After months of silence on the details of a pension overhaul proposal, Republican leaders are gearing up for a fast and furious week. They expect to receive an actuarial analysis Tuesday on how much their proposed changes could save for the retirement systems' collective $53 billion liability. By the end of the week, they expect to hold a final vote on the bill. The measure would close the traditional pension system to any new workers and ask more of the employees enrolled in it now.

Irina Zhorov / 90.5 WESA

Homer City Police Chief, Louis Sacco, is one of just three people – two active and one retired – in his pension plan. He drives around the tiny borough, about 50 miles East of Pittsburgh, with views of looming power plant stacks in the distance and a partly shuttered Main Street.

Is It Fair For City Workers To Use Overtime To Spike Their Pensions?

May 6, 2015
Lindsay Lazarski / WHYY

At the end of 2011, the city of Allentown had a problem. There was a gaping hole in its fire department.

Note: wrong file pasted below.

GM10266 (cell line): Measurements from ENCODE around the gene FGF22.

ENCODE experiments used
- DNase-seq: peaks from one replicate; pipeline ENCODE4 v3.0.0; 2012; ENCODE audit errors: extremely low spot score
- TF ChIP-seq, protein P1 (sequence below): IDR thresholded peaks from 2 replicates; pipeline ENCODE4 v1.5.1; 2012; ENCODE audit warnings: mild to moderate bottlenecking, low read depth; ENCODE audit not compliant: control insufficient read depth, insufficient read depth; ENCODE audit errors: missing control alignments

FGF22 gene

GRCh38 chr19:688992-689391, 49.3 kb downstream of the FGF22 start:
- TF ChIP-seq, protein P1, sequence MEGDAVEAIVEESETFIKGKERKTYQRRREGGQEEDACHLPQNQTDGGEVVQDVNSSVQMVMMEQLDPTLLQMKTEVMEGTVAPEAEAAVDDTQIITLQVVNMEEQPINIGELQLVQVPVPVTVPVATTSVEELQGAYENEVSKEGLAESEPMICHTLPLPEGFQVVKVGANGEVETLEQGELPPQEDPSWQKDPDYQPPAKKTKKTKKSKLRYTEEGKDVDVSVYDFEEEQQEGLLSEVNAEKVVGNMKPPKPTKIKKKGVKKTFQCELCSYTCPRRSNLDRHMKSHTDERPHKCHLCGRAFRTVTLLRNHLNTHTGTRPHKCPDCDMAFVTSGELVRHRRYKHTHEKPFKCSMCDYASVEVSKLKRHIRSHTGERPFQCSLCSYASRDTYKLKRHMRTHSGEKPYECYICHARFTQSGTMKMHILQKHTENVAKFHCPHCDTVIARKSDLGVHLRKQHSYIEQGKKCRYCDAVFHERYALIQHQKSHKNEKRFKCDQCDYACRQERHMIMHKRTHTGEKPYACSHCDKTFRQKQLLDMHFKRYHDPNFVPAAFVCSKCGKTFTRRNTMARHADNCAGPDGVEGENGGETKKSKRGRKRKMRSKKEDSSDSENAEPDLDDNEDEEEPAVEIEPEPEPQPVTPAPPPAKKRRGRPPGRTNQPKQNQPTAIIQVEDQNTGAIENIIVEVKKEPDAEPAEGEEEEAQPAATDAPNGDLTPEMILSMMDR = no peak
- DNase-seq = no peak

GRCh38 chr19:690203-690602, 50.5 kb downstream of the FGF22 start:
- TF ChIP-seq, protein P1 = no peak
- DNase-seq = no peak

No, not a literal hole. Forty-three of its firefighters retired at once. Not only did the city lose wisdom and experience. But suddenly, it owed millions of dollars more every year in retirement benefits it couldn't afford.

Irina Zhorov / 90.5 WESA

Standing in a sun-drenched room, Jim Rosipal pointed to a framed assemblage on the wall. In it, a police officer’s uniform shirt, a medal for valor, a gas cap cover from the Harley Davidson he rode, and valve stem covers in the shape of little pigs. “Back in those days we were called pigs every now and then,” Rosipal said. “Didn’t bother us at all.”

State Rep. Peter Daley (D-Washington) believes he has part of the solution for the $41 billion unfunded state pension crisis in Pennsylvania.

Daley says that if the retirement age for teachers and state workers was lowered it would save the state money by phasing out higher paid teachers, and bring in new lower paid teachers with a 25 percent reduction in pensions.  

Irina Zhorov / 90.5 WESA

Municipal pension funds in Pennsylvania are underfunded by a combined $7.7 billion, and many local lawmakers are pointing to state-level reforms as the solution.